Pope Francis: ‘I am ready to go to Moscow’ to end the war in Ukraine
Pope Francis is deeply concerned that the war in Ukraine, now in its 69th day, shows no sign of slowing, and said he is ready to go to Moscow to speak with Russian President Vladimir Putin in an attempt to bring it to an end. He revealed in an interview with Corriere della Sera, the leading Italian daily, that he let the Russian leader know this 20 days after the war started, but said that he has not yet received a reply from him.
He also disclosed that Hungary’s Prime Minister, Viktor Orbán, who has good relations with Putin, told Francis during a private audience in the Vatican on April 21 that “the Russians have a plan to end the war on May 9,” the Russian anniversary of the 1945 defeat of the Nazis in the Second World War.
President Volodymyr Zelensky of Ukraine has also invited Francis to come to Kyiv, but Francis feels the moment is not right.
He warned that “we must also pay attention to what could happen in Transnistria,” referring to the small breakaway republic from Moldova that borders Ukraine to the west. Attacks and explosions were reported in Transnistria last week, and some analysts have suggested Putin could use unrest in the region as a pretext to open another front in the war. Reflecting on all this, Pope Francis concluded, “I am pessimistic, but we must do everything possible to bring a stop to the war.”
In the interview, Francis recalled that “on the first day of the war I called the Ukrainian President Zelensky by phone, but I did not call Putin. I had spoken with him in December for my birthday, but this time no. I did not call him.” Instead, he said, “I wished to make a clear gesture that the whole world could see, and for this reason I went to the Russian ambassador. I asked him to explain to me [the reason for the war]. I told him, ‘Please stop [the war].’ Then, after 20 days of war, I asked Cardinal Parolin to get the message to Putin that I am ready to go to Moscow.”
“Certainly, it is necessary that the leader of the Kremlin should open a window (for this to happen), but we have not yet received an answer,” Francis said. “But we continue insisting, even though I fear that Putin cannot and does not wish to have this encounter at this moment. But how can one not stop such brutality?”
“We continue insisting, even though I fear that Putin cannot and does not wish to have this encounter at this moment. But how can one not stop such brutality?”
“Twenty-five years ago we saw the same thing with Rwanda,” he said, alluding to the genocidal war in that African country that resulted in five million deaths. A number of European leaders, including Ukrainian President Zelensky and Polish Prime Minister Mateusz Morawiecki, allege that Putin is engaged in both a cultural and even physical genocide in Ukraine, but neither the pope nor the Vatican has said this explicitly.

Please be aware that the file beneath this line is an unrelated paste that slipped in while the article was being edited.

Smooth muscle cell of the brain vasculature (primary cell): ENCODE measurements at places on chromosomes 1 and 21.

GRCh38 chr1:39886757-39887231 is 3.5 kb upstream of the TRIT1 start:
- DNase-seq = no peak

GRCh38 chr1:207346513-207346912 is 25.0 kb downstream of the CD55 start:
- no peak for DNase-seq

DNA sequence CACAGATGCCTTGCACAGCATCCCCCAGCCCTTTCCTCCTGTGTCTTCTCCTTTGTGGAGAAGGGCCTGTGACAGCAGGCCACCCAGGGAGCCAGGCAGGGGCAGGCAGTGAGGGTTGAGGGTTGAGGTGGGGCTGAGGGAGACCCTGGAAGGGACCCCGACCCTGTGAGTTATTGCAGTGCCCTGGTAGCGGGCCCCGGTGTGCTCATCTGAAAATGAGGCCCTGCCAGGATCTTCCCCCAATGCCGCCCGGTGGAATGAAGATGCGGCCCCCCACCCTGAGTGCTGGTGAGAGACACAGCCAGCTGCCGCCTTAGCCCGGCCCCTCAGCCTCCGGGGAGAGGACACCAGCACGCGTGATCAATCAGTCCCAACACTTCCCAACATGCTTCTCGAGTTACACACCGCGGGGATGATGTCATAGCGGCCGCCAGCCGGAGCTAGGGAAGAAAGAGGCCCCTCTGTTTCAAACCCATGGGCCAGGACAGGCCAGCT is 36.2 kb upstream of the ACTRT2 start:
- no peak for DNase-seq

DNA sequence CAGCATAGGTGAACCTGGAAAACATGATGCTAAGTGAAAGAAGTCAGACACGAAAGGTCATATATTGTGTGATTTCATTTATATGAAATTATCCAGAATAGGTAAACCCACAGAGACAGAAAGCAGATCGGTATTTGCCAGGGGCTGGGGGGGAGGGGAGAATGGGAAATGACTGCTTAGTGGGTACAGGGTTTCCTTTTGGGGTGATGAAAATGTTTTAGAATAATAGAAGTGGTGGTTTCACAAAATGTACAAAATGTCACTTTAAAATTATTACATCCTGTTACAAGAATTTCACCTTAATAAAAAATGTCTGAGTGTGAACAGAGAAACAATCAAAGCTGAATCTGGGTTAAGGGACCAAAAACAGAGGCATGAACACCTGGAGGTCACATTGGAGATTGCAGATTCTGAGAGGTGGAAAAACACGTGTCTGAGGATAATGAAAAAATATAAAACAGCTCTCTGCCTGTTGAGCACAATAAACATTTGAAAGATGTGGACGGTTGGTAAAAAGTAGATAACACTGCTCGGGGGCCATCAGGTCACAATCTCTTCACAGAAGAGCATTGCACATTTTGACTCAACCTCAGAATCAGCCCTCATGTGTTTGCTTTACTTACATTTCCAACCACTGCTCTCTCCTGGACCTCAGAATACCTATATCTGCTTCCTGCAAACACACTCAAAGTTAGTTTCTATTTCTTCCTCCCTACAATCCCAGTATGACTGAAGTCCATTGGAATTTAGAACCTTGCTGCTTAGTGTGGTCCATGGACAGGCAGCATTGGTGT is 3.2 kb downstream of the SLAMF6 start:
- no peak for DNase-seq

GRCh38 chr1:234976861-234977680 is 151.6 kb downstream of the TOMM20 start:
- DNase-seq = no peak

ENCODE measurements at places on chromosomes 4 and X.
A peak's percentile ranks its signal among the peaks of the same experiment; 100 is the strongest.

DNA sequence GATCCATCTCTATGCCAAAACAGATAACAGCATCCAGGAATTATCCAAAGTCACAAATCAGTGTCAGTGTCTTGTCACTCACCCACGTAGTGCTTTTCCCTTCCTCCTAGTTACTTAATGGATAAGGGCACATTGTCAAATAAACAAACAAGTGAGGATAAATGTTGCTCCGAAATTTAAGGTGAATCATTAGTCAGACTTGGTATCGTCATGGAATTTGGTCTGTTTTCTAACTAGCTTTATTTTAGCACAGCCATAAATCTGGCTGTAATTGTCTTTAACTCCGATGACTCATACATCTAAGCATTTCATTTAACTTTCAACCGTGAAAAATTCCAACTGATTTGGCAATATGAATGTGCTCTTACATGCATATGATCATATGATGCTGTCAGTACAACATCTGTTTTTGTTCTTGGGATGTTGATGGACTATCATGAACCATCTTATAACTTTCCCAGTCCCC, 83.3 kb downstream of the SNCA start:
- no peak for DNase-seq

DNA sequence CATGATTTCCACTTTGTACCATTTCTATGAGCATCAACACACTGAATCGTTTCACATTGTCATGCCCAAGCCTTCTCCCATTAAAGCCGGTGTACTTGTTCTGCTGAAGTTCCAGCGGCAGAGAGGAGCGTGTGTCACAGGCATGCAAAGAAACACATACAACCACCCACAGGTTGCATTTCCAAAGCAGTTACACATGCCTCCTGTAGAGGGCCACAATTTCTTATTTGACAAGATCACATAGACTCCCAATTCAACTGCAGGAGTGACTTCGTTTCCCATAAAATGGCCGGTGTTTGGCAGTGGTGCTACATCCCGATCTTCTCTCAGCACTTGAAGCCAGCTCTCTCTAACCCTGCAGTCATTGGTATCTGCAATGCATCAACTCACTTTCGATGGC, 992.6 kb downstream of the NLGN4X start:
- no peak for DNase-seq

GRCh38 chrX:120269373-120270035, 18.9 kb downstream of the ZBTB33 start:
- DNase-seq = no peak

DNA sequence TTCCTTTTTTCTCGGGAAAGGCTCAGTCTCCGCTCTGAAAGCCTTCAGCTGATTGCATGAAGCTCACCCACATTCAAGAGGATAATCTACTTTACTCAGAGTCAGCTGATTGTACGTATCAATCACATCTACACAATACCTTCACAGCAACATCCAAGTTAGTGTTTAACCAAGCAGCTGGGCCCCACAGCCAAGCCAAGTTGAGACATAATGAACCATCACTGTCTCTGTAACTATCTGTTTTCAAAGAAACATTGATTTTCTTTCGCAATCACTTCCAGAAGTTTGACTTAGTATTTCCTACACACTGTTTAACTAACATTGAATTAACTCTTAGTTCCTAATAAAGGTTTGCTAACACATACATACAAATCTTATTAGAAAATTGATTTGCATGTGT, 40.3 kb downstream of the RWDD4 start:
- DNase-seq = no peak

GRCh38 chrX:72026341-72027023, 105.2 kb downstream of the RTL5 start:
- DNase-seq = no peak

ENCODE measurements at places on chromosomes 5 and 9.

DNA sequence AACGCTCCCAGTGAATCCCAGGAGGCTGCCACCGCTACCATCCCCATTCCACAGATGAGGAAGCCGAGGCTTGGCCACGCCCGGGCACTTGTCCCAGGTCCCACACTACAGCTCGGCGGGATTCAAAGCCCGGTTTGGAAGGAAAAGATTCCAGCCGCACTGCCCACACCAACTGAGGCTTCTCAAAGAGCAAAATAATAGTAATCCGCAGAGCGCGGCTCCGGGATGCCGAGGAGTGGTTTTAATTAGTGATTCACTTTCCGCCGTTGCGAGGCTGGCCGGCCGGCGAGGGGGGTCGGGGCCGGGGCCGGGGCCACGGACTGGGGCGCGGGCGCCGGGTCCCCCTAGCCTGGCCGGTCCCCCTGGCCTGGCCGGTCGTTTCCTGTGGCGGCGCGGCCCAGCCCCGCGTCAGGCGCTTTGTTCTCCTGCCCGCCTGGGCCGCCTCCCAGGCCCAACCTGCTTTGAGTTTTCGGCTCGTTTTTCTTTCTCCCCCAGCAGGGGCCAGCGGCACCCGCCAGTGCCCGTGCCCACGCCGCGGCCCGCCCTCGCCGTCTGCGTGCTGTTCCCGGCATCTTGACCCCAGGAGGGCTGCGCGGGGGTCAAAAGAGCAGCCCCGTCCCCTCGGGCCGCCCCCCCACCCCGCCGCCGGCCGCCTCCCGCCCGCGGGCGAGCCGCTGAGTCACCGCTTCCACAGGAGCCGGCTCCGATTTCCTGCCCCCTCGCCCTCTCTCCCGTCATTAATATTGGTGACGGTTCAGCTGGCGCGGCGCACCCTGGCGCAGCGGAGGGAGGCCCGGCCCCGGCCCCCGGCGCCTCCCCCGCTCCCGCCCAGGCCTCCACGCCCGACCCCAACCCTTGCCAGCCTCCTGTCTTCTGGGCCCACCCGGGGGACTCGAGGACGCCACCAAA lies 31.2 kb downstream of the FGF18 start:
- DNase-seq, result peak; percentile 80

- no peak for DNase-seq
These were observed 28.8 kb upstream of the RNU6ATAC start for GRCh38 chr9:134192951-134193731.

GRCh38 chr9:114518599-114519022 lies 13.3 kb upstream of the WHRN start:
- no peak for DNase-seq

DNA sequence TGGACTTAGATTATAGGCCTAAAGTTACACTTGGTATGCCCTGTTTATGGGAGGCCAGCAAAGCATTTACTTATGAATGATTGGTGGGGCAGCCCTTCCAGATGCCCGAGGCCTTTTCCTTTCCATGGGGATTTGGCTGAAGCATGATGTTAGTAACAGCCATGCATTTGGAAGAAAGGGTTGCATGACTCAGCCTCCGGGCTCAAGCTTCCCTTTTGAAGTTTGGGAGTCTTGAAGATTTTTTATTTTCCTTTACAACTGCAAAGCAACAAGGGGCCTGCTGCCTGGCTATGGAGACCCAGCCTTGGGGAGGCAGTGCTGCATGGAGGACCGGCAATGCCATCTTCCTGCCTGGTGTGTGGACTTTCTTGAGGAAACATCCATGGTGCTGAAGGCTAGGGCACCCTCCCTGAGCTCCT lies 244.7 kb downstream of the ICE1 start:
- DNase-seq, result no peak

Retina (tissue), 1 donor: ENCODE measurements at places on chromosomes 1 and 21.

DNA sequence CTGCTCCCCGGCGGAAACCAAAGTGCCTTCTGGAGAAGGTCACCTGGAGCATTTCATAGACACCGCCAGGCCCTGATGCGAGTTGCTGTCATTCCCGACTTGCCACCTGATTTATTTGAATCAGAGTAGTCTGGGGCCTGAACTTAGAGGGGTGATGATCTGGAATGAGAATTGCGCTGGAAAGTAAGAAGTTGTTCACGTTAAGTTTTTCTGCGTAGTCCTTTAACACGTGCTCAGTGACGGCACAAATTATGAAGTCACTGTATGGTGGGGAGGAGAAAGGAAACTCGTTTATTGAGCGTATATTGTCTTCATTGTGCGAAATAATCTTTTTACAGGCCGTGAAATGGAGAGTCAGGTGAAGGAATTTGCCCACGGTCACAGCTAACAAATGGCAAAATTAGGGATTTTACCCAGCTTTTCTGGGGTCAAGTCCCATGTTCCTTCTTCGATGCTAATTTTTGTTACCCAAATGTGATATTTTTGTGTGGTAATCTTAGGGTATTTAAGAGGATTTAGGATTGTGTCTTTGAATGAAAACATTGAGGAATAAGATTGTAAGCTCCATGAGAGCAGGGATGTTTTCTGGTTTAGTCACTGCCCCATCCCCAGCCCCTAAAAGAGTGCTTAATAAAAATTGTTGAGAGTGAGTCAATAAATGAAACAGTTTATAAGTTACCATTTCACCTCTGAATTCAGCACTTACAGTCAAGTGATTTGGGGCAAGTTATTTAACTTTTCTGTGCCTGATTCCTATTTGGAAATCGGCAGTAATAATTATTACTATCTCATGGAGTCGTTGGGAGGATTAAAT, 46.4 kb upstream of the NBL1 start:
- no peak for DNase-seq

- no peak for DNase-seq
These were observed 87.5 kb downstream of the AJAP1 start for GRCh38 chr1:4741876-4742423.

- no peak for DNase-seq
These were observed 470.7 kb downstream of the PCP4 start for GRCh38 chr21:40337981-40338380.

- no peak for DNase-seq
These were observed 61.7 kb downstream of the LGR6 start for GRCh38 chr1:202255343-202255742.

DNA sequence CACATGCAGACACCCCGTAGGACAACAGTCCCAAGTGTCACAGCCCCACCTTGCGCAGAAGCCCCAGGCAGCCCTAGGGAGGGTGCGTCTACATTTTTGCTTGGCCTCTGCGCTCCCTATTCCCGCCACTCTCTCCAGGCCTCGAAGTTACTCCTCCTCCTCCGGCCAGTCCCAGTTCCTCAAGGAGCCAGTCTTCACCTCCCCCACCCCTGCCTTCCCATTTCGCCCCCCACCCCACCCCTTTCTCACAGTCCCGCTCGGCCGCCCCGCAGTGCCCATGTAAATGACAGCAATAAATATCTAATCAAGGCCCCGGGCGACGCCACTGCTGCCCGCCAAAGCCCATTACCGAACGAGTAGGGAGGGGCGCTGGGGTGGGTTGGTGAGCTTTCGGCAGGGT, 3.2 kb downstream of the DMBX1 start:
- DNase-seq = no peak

Seeking to understand the rationale for this war, Francis wondered whether “it was NATO barking at the door of Russia” that “perhaps” provoked Putin, “or at least facilitated” his decision to attack Ukraine.
Asked whether it was right for Western countries to send so much weaponry to Ukraine, Francis said he “was too far away (from the war)” to respond to this question. But, he remarked, “one thing is clear they are trying out new weapons” in this conflict. Moreover, “the Russians now know that tanks are of little use and so are thinking of other things,” perhaps alluding to the supersonic missiles or nuclear weapons that the Kremlin has publicly threatened it could use.
President Volodymyr Zelensky of Ukraine has also invited Francis to come to Kyiv, but Francis feels the moment is not right. He recalled he had sent two Vatican cardinals—Michael Czerny and Konrad Krajewski—to Ukraine; the latter has gone four times already. “I feel that I should not go (now). I must first go to Moscow. I must first meet Putin,” he said. “I am a priest, what can I do? I do what I can. If Putin opens the door….”
Francis wondered whether “it was NATO barking at the door of Russia” that “perhaps” provoked Putin.
Pope Francis dismissed the idea that Russian Orthodox Patriarch Kirill of Moscow could convince President Putin to open the door, referring to their virtual conversation on March 16. “For the first 20 minutes,” the Patriarch “read from a text all the justifications for the war,” Francis said. “I listened to him and then said, ‘I do not understand anything of this.’” He said that he then told Kirill, “Brother, we are not clerics of the state. We are pastors of the same holy people of God. For this reason, we must seek ways of peace, to bring a stop to the firing of guns.”
Pope Francis added, “The Patriarch cannot transform himself into a cleric of Putin. I had an encounter fixed with him in Jerusalem on June 14. It would have been our second face-to-face meeting that had nothing to do with the war. But now, he too agrees, we must stop (the encounter), [because] it could be an ambiguous signal.”
Francis has said several times that the world is witnessing a third world war “piecemeal.” In today’s interview, he noted what is happening in Syria, Yemen, Iraq and “one war after another in Africa.” In each little war, “there are international interests,” he commented. “One cannot think that one free state makes war on another free state,” he said, “and in Ukraine it is others that created the conflict.” He said the only issue on which Ukraine could be rebuked was for the way it reacted to conflict in the breakaway region of the Donbass, “but that was 10 years ago, and it’s an old argument.”
Pope Francis described the Ukrainians as “a proud people” that “paid a heavy price” during World War II, and that today are “a martyred people, with many who have died.”